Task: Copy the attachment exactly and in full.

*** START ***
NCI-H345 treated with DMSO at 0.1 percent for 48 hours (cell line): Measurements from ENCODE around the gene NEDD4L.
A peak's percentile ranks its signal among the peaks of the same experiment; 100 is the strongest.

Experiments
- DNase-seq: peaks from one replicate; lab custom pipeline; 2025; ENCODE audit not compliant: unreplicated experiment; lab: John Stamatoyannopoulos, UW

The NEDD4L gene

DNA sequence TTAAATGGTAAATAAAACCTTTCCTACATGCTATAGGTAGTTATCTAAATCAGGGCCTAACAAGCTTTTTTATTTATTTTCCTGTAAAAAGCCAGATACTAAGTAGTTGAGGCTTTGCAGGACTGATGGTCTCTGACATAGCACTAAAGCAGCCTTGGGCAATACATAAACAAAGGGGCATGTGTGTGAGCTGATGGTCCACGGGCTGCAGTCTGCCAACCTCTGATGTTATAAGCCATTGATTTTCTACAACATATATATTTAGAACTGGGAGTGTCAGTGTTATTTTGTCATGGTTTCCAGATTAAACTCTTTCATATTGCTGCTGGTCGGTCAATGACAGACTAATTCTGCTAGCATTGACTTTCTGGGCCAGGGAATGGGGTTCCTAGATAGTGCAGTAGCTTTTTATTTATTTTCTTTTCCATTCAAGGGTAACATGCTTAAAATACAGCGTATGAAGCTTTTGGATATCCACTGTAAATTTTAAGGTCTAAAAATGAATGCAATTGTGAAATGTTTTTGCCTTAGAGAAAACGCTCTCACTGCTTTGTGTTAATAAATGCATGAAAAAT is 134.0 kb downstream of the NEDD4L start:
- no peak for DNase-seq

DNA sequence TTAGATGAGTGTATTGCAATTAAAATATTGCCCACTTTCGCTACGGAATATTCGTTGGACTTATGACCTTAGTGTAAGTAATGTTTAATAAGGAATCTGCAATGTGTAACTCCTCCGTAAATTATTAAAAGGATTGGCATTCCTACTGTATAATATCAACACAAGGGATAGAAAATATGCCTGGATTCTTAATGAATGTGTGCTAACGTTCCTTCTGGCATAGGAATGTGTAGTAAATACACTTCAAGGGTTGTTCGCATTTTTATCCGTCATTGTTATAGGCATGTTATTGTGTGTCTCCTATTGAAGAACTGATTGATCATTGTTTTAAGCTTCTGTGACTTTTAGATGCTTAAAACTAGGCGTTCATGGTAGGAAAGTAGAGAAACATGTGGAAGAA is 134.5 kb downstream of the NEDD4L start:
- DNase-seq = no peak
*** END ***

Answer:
NCI-H345 treated with DMSO at 0.1 percent for 48 hours (cell line): Measurements from ENCODE around the gene NEDD4L.
A peak's percentile ranks its signal among the peaks of the same experiment; 100 is the strongest.

Experiments
- DNase-seq: peaks from one replicate; lab custom pipeline; 2025; ENCODE audit not compliant: unreplicated experiment; lab: John Stamatoyannopoulos, UW

The NEDD4L gene

DNA sequence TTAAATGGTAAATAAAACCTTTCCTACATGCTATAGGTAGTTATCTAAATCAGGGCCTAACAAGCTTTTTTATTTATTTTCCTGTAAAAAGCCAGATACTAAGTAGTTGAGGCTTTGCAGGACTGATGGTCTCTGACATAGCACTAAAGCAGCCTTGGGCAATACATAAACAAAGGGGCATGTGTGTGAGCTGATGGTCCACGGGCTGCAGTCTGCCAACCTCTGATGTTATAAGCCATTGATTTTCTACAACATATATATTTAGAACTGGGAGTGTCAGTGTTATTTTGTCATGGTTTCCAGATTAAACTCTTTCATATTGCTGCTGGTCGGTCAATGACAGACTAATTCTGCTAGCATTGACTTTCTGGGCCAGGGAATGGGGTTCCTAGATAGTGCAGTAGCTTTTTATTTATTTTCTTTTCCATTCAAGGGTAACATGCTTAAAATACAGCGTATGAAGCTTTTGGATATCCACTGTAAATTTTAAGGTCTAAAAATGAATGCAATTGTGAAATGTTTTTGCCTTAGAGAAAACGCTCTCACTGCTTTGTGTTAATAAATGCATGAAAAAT is 134.0 kb downstream of the NEDD4L start:
- no peak for DNase-seq

DNA sequence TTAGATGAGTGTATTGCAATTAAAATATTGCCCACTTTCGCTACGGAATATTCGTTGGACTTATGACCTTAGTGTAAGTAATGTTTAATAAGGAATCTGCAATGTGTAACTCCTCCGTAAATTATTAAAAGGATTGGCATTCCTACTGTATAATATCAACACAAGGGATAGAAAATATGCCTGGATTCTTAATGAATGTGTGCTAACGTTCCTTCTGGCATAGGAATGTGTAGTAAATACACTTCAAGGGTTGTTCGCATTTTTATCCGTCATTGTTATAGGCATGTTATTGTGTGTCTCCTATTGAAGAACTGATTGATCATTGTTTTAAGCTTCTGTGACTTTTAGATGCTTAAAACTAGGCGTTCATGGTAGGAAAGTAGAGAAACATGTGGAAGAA is 134.5 kb downstream of the NEDD4L start:
- DNase-seq = no peak